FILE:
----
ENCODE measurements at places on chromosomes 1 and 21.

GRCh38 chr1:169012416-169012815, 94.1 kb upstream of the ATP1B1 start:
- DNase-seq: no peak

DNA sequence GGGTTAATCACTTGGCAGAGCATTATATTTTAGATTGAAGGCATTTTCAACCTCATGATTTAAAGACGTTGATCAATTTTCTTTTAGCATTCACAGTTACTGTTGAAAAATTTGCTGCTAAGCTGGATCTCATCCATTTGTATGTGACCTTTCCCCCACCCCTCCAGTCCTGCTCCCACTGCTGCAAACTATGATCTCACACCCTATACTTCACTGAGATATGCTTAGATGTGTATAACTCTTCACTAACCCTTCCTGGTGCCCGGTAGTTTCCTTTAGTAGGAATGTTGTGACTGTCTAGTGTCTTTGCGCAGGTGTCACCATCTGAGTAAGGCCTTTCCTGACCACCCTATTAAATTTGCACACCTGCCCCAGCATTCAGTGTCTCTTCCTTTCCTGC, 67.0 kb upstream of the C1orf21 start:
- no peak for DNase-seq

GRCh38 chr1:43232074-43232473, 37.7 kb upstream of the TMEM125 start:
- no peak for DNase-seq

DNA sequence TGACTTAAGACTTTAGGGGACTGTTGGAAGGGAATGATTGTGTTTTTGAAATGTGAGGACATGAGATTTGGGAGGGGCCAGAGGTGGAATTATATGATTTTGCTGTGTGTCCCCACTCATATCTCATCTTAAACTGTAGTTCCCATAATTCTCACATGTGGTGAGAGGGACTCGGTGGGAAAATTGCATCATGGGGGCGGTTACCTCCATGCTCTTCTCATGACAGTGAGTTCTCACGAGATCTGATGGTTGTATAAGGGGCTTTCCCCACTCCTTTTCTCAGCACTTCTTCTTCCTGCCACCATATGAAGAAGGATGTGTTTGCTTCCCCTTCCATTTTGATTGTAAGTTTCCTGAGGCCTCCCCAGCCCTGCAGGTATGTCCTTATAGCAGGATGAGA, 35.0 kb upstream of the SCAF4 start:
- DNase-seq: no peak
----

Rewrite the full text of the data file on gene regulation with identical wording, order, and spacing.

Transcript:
ENCODE measurements at places on chromosomes 1 and 21.

GRCh38 chr1:169012416-169012815, 94.1 kb upstream of the ATP1B1 start:
- DNase-seq: no peak

DNA sequence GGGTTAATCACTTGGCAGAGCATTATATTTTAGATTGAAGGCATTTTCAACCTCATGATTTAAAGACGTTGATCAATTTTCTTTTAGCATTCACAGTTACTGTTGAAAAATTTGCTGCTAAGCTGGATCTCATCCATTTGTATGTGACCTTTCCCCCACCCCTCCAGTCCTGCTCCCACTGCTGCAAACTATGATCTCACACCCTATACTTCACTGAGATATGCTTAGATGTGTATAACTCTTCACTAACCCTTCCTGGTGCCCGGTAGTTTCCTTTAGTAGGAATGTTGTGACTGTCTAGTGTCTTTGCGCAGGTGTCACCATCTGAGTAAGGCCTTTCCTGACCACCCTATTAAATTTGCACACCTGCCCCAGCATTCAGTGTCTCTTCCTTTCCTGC, 67.0 kb upstream of the C1orf21 start:
- no peak for DNase-seq

GRCh38 chr1:43232074-43232473, 37.7 kb upstream of the TMEM125 start:
- no peak for DNase-seq

DNA sequence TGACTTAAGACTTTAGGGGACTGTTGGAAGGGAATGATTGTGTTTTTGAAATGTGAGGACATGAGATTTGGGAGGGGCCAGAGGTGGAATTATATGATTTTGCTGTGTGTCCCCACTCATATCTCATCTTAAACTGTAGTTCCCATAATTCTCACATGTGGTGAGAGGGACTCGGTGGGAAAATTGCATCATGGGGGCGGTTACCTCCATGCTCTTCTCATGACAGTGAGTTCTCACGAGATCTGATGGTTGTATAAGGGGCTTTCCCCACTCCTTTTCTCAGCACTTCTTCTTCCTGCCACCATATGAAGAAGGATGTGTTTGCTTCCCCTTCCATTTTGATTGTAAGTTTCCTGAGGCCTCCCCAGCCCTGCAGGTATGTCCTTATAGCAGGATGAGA, 35.0 kb upstream of the SCAF4 start:
- DNase-seq: no peak